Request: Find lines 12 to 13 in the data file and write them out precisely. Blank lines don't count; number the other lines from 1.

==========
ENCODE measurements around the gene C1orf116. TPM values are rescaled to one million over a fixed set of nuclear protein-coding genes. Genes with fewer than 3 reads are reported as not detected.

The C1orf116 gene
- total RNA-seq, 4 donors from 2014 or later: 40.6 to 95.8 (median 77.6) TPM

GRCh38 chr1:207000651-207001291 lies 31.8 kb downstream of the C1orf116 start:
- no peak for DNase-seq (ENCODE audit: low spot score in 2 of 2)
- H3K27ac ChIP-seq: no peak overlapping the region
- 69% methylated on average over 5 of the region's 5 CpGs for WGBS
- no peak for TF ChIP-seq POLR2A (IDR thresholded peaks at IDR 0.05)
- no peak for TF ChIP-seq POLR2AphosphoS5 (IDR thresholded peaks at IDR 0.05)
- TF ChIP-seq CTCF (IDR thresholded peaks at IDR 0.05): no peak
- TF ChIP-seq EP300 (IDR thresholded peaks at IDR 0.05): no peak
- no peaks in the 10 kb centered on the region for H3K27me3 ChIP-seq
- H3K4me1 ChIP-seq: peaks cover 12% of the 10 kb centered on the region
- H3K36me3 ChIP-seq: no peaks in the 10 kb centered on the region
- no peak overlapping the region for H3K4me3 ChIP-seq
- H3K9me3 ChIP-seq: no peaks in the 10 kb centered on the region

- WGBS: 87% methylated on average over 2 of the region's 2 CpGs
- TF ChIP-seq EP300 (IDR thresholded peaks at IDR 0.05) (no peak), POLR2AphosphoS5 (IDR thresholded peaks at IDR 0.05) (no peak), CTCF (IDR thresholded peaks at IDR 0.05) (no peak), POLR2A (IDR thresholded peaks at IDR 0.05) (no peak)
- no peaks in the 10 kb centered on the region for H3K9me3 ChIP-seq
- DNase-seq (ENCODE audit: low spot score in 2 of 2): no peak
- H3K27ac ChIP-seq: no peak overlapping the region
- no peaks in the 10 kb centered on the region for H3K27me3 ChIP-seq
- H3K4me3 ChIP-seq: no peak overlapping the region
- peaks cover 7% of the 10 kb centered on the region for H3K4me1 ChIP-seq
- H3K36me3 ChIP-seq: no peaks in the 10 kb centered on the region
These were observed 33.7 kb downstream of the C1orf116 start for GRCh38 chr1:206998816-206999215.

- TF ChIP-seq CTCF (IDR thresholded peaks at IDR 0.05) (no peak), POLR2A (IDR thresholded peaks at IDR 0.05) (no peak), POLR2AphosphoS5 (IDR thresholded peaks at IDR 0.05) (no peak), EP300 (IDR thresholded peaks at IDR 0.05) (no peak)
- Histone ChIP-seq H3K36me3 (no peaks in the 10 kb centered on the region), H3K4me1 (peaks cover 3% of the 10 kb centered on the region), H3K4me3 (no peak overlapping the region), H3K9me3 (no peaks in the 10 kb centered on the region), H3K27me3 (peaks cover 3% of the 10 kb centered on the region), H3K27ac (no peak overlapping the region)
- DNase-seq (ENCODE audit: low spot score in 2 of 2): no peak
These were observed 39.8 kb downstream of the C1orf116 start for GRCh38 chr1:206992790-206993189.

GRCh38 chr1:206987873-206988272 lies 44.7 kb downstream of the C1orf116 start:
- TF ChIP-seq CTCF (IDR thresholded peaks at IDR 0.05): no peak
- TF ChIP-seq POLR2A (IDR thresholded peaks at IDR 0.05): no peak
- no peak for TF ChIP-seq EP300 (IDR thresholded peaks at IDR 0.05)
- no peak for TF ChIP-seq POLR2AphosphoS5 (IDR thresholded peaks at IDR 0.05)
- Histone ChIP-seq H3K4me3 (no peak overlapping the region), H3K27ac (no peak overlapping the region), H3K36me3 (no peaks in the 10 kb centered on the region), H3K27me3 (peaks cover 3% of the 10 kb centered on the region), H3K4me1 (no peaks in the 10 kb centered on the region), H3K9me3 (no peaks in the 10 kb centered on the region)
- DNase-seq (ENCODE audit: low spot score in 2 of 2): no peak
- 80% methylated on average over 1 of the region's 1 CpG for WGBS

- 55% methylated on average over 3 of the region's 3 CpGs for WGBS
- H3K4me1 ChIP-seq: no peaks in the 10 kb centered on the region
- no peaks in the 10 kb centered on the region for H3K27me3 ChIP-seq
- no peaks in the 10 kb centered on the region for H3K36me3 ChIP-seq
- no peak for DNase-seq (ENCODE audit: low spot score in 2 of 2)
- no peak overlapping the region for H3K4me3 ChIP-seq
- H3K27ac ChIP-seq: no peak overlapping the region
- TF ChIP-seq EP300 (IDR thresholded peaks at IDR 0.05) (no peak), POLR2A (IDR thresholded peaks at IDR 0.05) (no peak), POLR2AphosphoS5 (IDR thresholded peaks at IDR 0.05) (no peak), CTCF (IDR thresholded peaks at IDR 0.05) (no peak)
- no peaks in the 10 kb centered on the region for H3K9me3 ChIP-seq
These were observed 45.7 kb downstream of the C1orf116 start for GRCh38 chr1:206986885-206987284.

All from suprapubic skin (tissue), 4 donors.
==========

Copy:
- no peaks in the 10 kb centered on the region for H3K27me3 ChIP-seq
- H3K4me1 ChIP-seq: peaks cover 12% of the 10 kb centered on the region